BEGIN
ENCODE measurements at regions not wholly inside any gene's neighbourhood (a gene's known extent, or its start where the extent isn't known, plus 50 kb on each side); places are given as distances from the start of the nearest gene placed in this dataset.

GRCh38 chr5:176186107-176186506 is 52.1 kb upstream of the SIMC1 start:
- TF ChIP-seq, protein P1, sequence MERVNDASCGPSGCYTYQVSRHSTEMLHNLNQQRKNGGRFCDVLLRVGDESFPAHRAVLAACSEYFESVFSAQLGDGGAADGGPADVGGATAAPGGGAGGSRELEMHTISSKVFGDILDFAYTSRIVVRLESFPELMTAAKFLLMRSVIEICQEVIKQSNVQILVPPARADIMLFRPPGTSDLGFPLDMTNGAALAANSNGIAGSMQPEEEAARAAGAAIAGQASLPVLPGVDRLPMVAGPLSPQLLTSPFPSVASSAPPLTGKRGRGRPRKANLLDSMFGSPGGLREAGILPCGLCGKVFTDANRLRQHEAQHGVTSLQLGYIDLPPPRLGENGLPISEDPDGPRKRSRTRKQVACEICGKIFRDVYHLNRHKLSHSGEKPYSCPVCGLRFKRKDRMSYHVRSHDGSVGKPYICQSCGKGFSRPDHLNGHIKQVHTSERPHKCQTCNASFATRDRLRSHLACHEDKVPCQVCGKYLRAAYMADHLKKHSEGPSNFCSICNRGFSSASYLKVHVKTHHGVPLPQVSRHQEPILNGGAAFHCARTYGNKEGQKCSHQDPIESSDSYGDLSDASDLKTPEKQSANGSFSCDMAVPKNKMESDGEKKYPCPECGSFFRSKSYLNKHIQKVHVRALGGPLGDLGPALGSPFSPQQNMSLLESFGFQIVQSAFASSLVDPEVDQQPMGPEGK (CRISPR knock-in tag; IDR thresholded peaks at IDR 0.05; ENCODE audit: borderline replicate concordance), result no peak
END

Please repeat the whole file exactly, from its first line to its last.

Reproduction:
ENCODE measurements at regions not wholly inside any gene's neighbourhood (a gene's known extent, or its start where the extent isn't known, plus 50 kb on each side); places are given as distances from the start of the nearest gene placed in this dataset.

GRCh38 chr5:176186107-176186506 is 52.1 kb upstream of the SIMC1 start:
- TF ChIP-seq, protein P1, sequence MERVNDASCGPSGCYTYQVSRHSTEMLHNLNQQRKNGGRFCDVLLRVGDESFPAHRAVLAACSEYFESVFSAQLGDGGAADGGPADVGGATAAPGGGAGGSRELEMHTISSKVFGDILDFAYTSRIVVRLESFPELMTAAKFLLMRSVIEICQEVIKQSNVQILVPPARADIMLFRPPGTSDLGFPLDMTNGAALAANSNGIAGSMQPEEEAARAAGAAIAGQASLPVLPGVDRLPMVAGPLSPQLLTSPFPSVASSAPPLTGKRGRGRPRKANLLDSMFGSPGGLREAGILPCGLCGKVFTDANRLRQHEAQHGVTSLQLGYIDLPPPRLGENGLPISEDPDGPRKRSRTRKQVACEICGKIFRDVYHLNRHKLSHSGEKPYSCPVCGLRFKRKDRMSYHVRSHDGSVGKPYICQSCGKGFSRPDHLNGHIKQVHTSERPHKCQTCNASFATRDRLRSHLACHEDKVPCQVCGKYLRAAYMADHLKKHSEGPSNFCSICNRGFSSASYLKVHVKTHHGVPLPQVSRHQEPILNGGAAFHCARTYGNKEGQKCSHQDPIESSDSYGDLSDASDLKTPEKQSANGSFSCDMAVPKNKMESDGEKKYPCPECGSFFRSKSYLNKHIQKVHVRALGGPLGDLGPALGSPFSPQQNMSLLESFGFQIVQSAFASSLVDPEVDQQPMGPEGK (CRISPR knock-in tag; IDR thresholded peaks at IDR 0.05; ENCODE audit: borderline replicate concordance), result no peak